As state priorities shifted to the conservation and management of other native species within the river, the sunshine bass stocking program was temporarily discontinued from 2000 through 2008. Decreasing numbers of striped bass brood fish during this same period also resulted in lower stocking success. Although striped bass remained a focus for restoration by the United States Fish and Wildlife Service (USFWS), who took over the Atlantic striped bass stocking program from the state in 2009, brood fish availability became less predictable. Environmental conditions such as flood and drought severely impacted the ability for the USFWS to collect brood fish from South Carolina. Due to angler demand, officials reintroduced sunshine bass stockings to increase angling opportunities.
In total, the Florida Fish and Wildlife Conservation Commission (FWC) and USFWS have stocked over 20 million striped bass and nearly 10 million sunshine bass in the last 40 years. As part of a joint agreement in 2009 between the FWC and the USFWS, biologists with FWC’s Fish and Wildlife Research Institute (FWRI) at the DeLeon Springs Freshwater Fisheries Lab continue to monitor survival and angler catch data each summer. At accessible locations, fish utilizing the large springs as thermal refuges are counted and photographed and creel surveys are conducted to estimate angler catches. Monitoring allows researcher to detect changes in populations and habitats so that adjustments can be made to stocking requests.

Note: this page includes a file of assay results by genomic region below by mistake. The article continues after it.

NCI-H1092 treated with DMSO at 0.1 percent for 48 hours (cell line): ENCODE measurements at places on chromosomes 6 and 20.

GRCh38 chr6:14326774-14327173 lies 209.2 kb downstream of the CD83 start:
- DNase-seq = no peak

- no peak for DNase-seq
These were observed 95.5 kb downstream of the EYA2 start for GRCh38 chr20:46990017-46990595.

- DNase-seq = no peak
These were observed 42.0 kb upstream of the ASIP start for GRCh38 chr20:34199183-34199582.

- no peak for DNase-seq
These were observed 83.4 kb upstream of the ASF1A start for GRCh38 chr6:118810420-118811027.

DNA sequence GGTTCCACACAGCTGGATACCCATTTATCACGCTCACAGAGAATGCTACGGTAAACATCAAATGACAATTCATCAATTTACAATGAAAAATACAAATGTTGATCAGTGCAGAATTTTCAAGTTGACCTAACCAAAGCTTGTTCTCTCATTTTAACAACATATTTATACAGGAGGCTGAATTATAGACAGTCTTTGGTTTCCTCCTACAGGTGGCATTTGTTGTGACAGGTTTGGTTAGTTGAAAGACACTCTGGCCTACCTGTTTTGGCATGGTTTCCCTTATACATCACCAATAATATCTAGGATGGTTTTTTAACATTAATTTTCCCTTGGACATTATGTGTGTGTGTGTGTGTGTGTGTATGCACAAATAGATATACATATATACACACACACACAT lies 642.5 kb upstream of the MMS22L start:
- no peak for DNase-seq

Staging Striped Bass Eggs for Broodstock Collection
Each year, FWC biologists collect striped bass as broodstock for our state hatcheries. In this video our biologists collect and stage a striper female not quite ready for collection and return her safely to the Ochlockonee river, just below the Lake Talquin Dam. Their work helps ensure Florida's striped and hybrid bass populations continue to thrive.
Florida's Gulf Coast Striped Bass
Florida's striped bass fishery is unique in many ways. There is a Gulf and Atlantic strain of striped bass within the state, and since this species can't naturally reproduce in the wild our staff has been stocking hatchery-raised striped bass in Florida waters for many years. The FWC is working with partners in Georgia and Alabama to maintain the existence of the Gulf strain of striped bass in Florida, and our video highlights the work being done to conserve this important sportfish.
Striped Bass Counts at Silver Glen Springs
In July 2014, one of our freshwater fisheries researchers shot this underwater video of striped bass congregating in Silver Glen Springs. The springs provide a cool refuge during the summer months for striped bass in the St. Johns River and offers biologists a suitable location for visual counts, which are conducted to gauge the survival of stocked fish. Striped bass are more vulnerable to warmer water than most of Florida’s other native freshwater fish, and cannot tolerate temperatures higher than 75 degrees Fahrenheit for long.